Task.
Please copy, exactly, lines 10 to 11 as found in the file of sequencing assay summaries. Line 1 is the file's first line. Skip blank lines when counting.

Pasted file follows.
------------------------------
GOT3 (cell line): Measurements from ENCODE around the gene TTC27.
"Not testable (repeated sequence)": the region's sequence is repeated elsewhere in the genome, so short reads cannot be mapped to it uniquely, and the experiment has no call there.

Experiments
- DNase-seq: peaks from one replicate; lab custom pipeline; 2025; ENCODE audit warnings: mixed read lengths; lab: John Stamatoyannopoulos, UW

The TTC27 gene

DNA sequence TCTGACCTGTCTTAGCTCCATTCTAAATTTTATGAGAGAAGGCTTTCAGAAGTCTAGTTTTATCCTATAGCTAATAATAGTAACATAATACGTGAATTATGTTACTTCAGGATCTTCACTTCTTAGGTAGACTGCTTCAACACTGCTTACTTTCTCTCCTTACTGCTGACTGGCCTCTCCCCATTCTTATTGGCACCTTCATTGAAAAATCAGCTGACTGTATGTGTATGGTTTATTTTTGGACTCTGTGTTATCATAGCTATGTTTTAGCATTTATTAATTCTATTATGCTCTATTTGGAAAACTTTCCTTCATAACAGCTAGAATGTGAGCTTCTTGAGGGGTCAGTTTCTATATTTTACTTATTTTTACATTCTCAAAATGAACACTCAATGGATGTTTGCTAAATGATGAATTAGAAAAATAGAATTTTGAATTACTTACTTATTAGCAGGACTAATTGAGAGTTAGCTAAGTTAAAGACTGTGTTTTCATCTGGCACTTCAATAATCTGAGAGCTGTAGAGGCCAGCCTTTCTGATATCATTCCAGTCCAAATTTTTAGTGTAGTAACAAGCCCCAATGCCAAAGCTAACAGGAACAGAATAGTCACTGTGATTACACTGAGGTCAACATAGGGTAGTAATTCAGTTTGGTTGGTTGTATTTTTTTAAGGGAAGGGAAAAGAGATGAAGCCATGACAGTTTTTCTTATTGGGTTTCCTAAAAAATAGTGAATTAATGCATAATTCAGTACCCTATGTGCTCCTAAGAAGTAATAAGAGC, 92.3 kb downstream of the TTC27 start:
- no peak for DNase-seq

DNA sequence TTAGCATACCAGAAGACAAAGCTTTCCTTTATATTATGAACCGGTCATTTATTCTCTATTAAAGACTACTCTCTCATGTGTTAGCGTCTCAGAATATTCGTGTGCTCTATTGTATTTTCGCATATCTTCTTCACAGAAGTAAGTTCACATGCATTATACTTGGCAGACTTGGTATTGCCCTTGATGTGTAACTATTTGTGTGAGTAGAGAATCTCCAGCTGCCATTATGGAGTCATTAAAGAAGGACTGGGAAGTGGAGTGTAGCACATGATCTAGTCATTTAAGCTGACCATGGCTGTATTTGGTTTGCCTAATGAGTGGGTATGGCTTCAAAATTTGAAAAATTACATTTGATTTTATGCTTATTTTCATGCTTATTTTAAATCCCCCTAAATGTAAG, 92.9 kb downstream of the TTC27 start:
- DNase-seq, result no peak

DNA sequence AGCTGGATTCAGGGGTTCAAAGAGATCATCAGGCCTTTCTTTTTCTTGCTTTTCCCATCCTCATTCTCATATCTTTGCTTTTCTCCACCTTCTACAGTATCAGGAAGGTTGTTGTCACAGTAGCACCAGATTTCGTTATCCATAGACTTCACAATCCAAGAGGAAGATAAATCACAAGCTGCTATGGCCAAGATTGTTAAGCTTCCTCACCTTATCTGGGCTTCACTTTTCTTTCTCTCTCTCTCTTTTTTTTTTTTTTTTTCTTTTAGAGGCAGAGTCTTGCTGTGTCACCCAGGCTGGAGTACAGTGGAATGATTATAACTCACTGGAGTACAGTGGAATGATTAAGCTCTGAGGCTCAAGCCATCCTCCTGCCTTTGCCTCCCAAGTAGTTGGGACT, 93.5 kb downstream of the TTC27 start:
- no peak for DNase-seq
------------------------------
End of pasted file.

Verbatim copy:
DNA sequence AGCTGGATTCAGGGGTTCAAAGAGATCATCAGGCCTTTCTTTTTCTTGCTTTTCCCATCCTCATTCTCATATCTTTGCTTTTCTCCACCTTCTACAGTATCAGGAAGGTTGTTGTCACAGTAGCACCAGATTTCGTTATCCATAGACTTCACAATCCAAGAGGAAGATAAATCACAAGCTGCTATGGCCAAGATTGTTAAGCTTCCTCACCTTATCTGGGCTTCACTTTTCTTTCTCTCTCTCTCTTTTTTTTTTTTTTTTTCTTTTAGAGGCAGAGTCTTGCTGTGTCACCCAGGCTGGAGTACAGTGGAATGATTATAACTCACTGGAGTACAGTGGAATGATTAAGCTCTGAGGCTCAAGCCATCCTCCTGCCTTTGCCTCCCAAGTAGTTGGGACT, 93.5 kb downstream of the TTC27 start:
- no peak for DNase-seq